I bought this old corner cupboard in Lavenham, England, in an antique shop that specialized in scrubbed pine. It was built around 1840, and I loved the scalloped shelves (above the jug and bowl). As is common with pine antiques, the corner cupboard has some dings and gouges and scratches, but it is in excellent overall condition. I love it just the way it is—imperfectly lovely. It currently sits in my bedroom with the white jug and bowl gracing one of the shelves. The jug and bowl were purchased in England, too, and somewhere along the way, a piece broke off the top of the pitcher. It was glued back on, and I wouldn’t think of getting rid of this “flawed” set because I think it’s pretty, and it reminds me of happy times with my young family in England.
(It’s me talking from here to the end.)
I would guess that this is what most of us want—a home and not a showcase—but there is a mysterious allure that draws many of us to home magazines. We like to look at the houses of others because we appreciate beauty and comfort and artistry, and sometimes we see ideas we want to emulate. But I think a kind of standard of “perfect” is set up for us in the magazines, as well as a temptation to spend money needlessly. We see the photo shoots, and our own homes look dingy, dirty, and dated in comparison. Everything we have suddenly looks worn and tired, and some of us begin to plot how we can replace it.
Instead, might we just change how we’re looking at our homes and how we administer their organization and design? With a “wabi-sabi” sort of mindset would we be better able to appreciate well-loved—even worn—prettiness? Would it help to get rid of clutter so that our homes are more peaceful and so that we can appreciate the beauty or meaning of what we do have? A home with fewer, well-kept, well-maintained, well-chosen items tends to look nicer, in my opinion. My friend Laurie once said that even if what you have is old, if you keep it clean and well-maintained, it still looks really nice. (That is a wabi-sabi spirit.) And when we have fewer things, it’s much easier to organize, maintain, and clean them.
This is my bedside lamp. It’s pretty obvious that I bought it used—it’s worn and old, but I think it’s charming. The brown cord hangs runs down the wall from the lamp to the outlet, boldly and unashamed (I have no intention of trying to hide it) just like the cords that used to hang below my grandparents’ kitchen wall clock or the lights on their beds. I love this little lamp—it works great, and it doesn’t take up room on a bedside table, which means more room on the table for books!
Anne Morrow Lindbergh wrote that a thing is more beautiful when it is framed in space because we can see and appreciate it for what it is. When the house is not cluttered, we can bring in the items from nature and more easily see their beauty: A bouquet of wildflowers. A blossoming apple branch. The bare winter branches of a bush or tree. A collection of shells or bird nests. We can frame art or nature pages created by our children and hang them on the wall. When these things are well-displayed in a clean, uncluttered space, they can be appealing, interesting, and even beautiful.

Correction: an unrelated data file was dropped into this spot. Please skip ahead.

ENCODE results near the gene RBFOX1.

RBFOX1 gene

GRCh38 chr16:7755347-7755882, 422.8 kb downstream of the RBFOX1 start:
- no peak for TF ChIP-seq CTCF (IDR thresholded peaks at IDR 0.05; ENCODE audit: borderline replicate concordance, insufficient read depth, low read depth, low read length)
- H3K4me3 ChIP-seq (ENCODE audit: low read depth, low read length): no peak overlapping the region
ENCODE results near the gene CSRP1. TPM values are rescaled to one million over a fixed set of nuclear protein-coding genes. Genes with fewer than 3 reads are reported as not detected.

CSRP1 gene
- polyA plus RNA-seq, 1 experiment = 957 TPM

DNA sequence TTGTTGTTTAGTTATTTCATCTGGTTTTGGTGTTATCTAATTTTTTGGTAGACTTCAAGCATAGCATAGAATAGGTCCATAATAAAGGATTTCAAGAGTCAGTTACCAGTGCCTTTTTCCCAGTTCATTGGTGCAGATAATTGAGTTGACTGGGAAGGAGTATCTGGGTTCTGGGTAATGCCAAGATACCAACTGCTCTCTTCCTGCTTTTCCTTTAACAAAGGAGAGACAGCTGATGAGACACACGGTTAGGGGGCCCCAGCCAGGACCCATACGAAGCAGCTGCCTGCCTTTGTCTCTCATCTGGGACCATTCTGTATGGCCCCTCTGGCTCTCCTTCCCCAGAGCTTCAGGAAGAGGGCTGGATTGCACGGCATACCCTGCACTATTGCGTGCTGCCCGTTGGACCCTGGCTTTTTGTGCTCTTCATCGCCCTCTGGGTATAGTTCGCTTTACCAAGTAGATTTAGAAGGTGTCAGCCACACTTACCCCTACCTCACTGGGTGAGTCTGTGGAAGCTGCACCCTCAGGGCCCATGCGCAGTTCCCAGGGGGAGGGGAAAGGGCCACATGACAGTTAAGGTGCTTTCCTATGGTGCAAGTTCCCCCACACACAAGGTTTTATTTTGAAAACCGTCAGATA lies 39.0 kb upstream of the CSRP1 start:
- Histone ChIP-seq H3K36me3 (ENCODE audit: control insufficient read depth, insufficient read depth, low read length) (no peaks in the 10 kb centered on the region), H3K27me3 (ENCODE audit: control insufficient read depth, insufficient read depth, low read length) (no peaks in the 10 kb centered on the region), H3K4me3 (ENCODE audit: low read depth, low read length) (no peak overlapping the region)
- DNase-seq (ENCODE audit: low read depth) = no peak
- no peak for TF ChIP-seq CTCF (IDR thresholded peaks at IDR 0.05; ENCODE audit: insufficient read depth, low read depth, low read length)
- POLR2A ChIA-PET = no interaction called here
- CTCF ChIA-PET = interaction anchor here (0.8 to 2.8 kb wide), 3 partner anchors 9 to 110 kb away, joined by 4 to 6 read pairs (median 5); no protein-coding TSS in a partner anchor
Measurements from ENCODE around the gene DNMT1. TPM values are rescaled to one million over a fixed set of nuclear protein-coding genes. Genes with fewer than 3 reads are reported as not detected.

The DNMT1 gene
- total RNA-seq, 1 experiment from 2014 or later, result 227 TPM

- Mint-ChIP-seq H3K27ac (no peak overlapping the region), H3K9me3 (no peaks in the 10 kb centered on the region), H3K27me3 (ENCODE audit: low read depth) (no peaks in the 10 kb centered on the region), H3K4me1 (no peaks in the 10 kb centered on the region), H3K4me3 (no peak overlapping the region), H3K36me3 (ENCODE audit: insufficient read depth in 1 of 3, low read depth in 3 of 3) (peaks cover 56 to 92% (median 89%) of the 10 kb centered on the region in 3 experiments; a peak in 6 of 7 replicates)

Also, when there is less clutter and more space around what we have, we can leave a few things out without the house looking like a typhoon has whirled through it.
When we create a low-key, imperfect home that is meant to allow for real life and warm relationships and welcomes people to let down their guard and relax, we won’t need to worry if popcorn gets dropped on the floor or if milk gets spilled on the dinner table. People have become more important than things, so we calmly clean up the messes and relax. Accidents happen, and if my table is more important than my child, I need to get a different table or a new mindset.
I occasionally look at design blogs or home magazines, but I no longer look wishing I could own this or that or create a similar look in my own home. I have become very comfortable with my simple, thrifty mish-mash of styles and objects from my life (and from the lives of some of my ancestors).
I’ve used this photo before, but here it is again. This imperfect, sturdy loveseat is far more suited to grubby-fisted grandchildren who climb on the furniture wearing shoes and with bugs, sticks, and rocks in their hands. And I like it, which is important, too.
Did I mention in an earlier post that before I bought the loveseat and chair that sit in my living room, I had a chance to buy a truly gorgeous couch and chair that was made in the 1930’s? The set looked literally brand new and unused. (Someone must have had this well-stored for many years, plus the upholstery was beautiful and sturdy.) It was pink with some small (mostly light-green) flowers on it (which sounds a bit frou-frou, but this was really nice, sturdy, and comfortable). I was so excited to find this set for such a great price (on Craigslist) and arranged to pick it up. But then I got to thinking.
I have grandchildren who sometimes escape the kitchen with dirty hands or climb up on furniture with dirty shoes. Sometimes they’ll walk around with a cookie, dropping crumbs as they go. Bugs and sticks and rocks get set on furniture. And adults will be drinking coffee or tea and eating snacks in the living room, too. As soon as I realized that I was going to feel protective of that beautiful couch and chair, I called the woman selling it to tell her that I had to renege. I have grandchildren, I told her, and I want them to be able to relax at grandma’s house. I do not want to worry about that furniture and be constantly hovering over children who might have dirt on their hands or feet or nervously watching a cup of coffee jiggle in the hands of an excited talker who is sitting on that couch.
How long could I maintain that watchful nervousness and still eagerly welcome guests into my home? And how long would it take for them to be not-so-eager to return for another visit? And what would I be left with then? A too-often empty house with a pretty couch in it. No, my house is not a show-case. It is a home where children are welcome and you can put your feet up.
(Sorry for all of the spacing mess-ups. I tried to fix it and can't overcome some of the problems. It would help to know HTML, huh?)